Some courts allow you to appear by phone, but that is not the key to answering your question. If the executor is unrepresented by counsel and you believe you have a slam dunk argument and if you can appear by telephone, and if the amount in question is modest and you do not mind if you lose, THEN you can try to handle this on your own. (That is a lot of IFs). If the answer is not clear, then you should retain an attorney to assist you. That sends a message to the judge that you deem this matter seriously enough to take appropriate legal action. Doing otherwise is liable to get the judge frustrated and upset with YOU, which would diminish your chances of prevailing.
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If you have an attorney in Arkansas, ask the attorney. If you dont, you really should. If you dont plan on hiring one, call the court and find out if you can appear by phone. If not, you or an attorney need to appear on your behalf. Note, your question on phone appearance is a good one. Some judges dont like them. Also, if there are a lot a factual issues, those wont be resolved at the initial hearing. Again, you should contact a local attorney for assistance and representation.
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Attorney Shultz is correct. If you retain an experienced estate attorney in Arkansas (as you should), then the attorney can appear at all hearings on your behalf. Not only that, but he or she will give you the best chance at success in removing the existing estate fiduciary. Good luck to you.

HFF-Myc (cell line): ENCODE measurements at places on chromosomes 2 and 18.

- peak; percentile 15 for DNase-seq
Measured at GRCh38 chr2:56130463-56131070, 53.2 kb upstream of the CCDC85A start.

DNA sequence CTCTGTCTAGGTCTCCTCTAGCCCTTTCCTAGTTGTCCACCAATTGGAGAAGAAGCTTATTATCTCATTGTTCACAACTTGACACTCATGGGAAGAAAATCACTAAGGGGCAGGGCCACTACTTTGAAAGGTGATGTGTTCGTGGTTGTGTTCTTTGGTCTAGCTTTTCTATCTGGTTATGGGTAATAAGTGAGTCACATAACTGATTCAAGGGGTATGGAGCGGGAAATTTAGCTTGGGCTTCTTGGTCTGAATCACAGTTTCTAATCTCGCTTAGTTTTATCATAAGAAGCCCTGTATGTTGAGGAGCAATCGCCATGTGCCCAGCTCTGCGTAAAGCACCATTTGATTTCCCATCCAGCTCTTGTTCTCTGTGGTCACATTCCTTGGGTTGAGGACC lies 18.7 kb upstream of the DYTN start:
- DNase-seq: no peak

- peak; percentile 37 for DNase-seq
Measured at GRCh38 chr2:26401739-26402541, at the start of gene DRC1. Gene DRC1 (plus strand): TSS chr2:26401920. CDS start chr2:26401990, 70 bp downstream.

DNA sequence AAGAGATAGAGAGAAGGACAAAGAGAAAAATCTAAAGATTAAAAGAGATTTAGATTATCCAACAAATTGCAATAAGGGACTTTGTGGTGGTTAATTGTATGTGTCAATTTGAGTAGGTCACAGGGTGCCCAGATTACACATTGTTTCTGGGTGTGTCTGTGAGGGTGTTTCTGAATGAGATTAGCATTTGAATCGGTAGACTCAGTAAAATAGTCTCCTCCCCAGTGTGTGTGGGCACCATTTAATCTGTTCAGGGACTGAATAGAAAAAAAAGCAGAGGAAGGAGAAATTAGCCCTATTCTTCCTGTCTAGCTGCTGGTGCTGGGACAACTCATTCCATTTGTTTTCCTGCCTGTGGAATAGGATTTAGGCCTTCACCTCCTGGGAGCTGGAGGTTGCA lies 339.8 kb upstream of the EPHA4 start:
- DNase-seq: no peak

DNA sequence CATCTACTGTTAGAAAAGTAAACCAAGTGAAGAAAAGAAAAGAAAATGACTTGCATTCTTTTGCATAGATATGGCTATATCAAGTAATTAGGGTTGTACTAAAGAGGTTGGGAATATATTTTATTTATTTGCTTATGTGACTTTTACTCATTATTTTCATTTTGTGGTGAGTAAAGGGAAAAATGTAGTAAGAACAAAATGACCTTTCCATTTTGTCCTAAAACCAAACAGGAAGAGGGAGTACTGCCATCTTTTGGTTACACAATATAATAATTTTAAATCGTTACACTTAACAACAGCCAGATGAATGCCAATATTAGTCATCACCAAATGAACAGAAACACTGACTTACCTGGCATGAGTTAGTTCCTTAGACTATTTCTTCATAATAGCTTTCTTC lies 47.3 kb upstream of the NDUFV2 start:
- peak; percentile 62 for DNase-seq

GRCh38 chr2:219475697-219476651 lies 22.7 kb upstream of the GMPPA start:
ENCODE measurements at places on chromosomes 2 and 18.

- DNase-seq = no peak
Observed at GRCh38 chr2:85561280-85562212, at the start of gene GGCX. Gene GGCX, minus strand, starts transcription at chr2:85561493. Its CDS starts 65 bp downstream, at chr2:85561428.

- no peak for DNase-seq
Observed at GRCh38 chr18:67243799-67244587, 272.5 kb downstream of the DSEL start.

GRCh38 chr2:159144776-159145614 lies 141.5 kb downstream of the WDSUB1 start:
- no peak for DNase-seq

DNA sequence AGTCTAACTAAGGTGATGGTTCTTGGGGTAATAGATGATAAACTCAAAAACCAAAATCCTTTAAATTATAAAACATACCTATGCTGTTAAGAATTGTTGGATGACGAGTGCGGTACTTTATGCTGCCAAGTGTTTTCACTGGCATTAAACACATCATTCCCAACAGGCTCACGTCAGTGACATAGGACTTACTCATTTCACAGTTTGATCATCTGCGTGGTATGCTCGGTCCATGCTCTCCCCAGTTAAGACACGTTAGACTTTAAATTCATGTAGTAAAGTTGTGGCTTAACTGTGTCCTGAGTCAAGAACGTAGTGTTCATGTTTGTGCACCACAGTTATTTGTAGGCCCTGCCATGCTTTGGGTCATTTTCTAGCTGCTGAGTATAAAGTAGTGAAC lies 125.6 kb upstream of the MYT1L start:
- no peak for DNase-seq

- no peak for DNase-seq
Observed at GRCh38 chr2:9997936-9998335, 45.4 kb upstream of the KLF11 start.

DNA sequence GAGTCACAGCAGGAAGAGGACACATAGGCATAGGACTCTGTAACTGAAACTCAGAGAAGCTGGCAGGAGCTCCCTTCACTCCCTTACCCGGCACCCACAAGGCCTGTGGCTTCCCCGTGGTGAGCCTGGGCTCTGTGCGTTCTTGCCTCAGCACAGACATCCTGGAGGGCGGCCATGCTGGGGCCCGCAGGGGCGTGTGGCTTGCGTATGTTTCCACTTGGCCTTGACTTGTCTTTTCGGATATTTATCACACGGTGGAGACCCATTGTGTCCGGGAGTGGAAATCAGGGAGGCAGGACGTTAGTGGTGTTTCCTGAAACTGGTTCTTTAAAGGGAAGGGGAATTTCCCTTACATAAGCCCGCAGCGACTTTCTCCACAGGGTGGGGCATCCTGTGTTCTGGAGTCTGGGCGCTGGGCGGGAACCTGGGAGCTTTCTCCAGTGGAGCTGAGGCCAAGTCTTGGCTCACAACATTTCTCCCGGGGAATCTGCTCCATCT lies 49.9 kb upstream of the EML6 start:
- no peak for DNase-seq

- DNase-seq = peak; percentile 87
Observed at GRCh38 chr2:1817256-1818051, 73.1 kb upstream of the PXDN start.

This information is presented as a public service. It should not be construed to be formal legal advice nor considered to be the formation of a lawyer/client relationship. I am licensed in Connecticut and New York and my answers are based upon the law in those jurisdictions. My answer to any specific question would likely be different if I were to review a client's file and have the opportunity to interview the client. Accordingly, I strongly urge you to retain an attorney in your jurisdiction with respect to any legal matter.